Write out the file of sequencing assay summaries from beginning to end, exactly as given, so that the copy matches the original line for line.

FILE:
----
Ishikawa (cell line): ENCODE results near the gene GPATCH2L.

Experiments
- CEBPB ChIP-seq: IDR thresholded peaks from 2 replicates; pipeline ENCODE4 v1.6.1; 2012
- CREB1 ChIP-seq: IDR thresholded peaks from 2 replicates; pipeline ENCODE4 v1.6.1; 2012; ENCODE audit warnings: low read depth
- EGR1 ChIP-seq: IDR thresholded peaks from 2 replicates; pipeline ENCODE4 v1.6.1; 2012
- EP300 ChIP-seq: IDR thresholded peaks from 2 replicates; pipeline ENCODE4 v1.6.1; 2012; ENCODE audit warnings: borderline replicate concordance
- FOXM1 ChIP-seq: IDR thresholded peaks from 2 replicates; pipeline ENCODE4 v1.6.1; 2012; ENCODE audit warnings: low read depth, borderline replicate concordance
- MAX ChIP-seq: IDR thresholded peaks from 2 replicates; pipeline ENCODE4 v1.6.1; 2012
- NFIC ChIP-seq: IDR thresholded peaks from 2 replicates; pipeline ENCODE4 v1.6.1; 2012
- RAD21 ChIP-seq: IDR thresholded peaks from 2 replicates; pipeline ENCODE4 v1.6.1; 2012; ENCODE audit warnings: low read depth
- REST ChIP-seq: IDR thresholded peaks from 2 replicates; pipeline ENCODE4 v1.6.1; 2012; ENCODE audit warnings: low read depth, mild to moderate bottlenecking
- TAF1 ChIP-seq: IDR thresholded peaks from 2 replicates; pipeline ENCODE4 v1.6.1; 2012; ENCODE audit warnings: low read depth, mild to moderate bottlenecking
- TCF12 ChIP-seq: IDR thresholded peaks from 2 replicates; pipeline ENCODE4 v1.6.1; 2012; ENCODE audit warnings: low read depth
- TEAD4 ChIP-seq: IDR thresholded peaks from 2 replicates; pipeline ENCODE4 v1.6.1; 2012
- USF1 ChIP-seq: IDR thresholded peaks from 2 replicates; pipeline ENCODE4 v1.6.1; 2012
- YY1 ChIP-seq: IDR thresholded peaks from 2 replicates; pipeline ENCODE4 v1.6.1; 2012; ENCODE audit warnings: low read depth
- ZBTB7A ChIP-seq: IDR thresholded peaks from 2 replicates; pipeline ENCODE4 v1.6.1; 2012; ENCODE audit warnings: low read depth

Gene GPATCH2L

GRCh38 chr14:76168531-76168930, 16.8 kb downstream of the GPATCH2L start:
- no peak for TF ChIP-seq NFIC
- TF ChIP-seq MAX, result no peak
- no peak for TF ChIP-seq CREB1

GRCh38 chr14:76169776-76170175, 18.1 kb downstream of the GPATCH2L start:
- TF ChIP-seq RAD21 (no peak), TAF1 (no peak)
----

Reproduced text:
Ishikawa (cell line): ENCODE results near the gene GPATCH2L.

Experiments
- CEBPB ChIP-seq: IDR thresholded peaks from 2 replicates; pipeline ENCODE4 v1.6.1; 2012
- CREB1 ChIP-seq: IDR thresholded peaks from 2 replicates; pipeline ENCODE4 v1.6.1; 2012; ENCODE audit warnings: low read depth
- EGR1 ChIP-seq: IDR thresholded peaks from 2 replicates; pipeline ENCODE4 v1.6.1; 2012
- EP300 ChIP-seq: IDR thresholded peaks from 2 replicates; pipeline ENCODE4 v1.6.1; 2012; ENCODE audit warnings: borderline replicate concordance
- FOXM1 ChIP-seq: IDR thresholded peaks from 2 replicates; pipeline ENCODE4 v1.6.1; 2012; ENCODE audit warnings: low read depth, borderline replicate concordance
- MAX ChIP-seq: IDR thresholded peaks from 2 replicates; pipeline ENCODE4 v1.6.1; 2012
- NFIC ChIP-seq: IDR thresholded peaks from 2 replicates; pipeline ENCODE4 v1.6.1; 2012
- RAD21 ChIP-seq: IDR thresholded peaks from 2 replicates; pipeline ENCODE4 v1.6.1; 2012; ENCODE audit warnings: low read depth
- REST ChIP-seq: IDR thresholded peaks from 2 replicates; pipeline ENCODE4 v1.6.1; 2012; ENCODE audit warnings: low read depth, mild to moderate bottlenecking
- TAF1 ChIP-seq: IDR thresholded peaks from 2 replicates; pipeline ENCODE4 v1.6.1; 2012; ENCODE audit warnings: low read depth, mild to moderate bottlenecking
- TCF12 ChIP-seq: IDR thresholded peaks from 2 replicates; pipeline ENCODE4 v1.6.1; 2012; ENCODE audit warnings: low read depth
- TEAD4 ChIP-seq: IDR thresholded peaks from 2 replicates; pipeline ENCODE4 v1.6.1; 2012
- USF1 ChIP-seq: IDR thresholded peaks from 2 replicates; pipeline ENCODE4 v1.6.1; 2012
- YY1 ChIP-seq: IDR thresholded peaks from 2 replicates; pipeline ENCODE4 v1.6.1; 2012; ENCODE audit warnings: low read depth
- ZBTB7A ChIP-seq: IDR thresholded peaks from 2 replicates; pipeline ENCODE4 v1.6.1; 2012; ENCODE audit warnings: low read depth

Gene GPATCH2L

GRCh38 chr14:76168531-76168930, 16.8 kb downstream of the GPATCH2L start:
- no peak for TF ChIP-seq NFIC
- TF ChIP-seq MAX, result no peak
- no peak for TF ChIP-seq CREB1

GRCh38 chr14:76169776-76170175, 18.1 kb downstream of the GPATCH2L start:
- TF ChIP-seq RAD21 (no peak), TAF1 (no peak)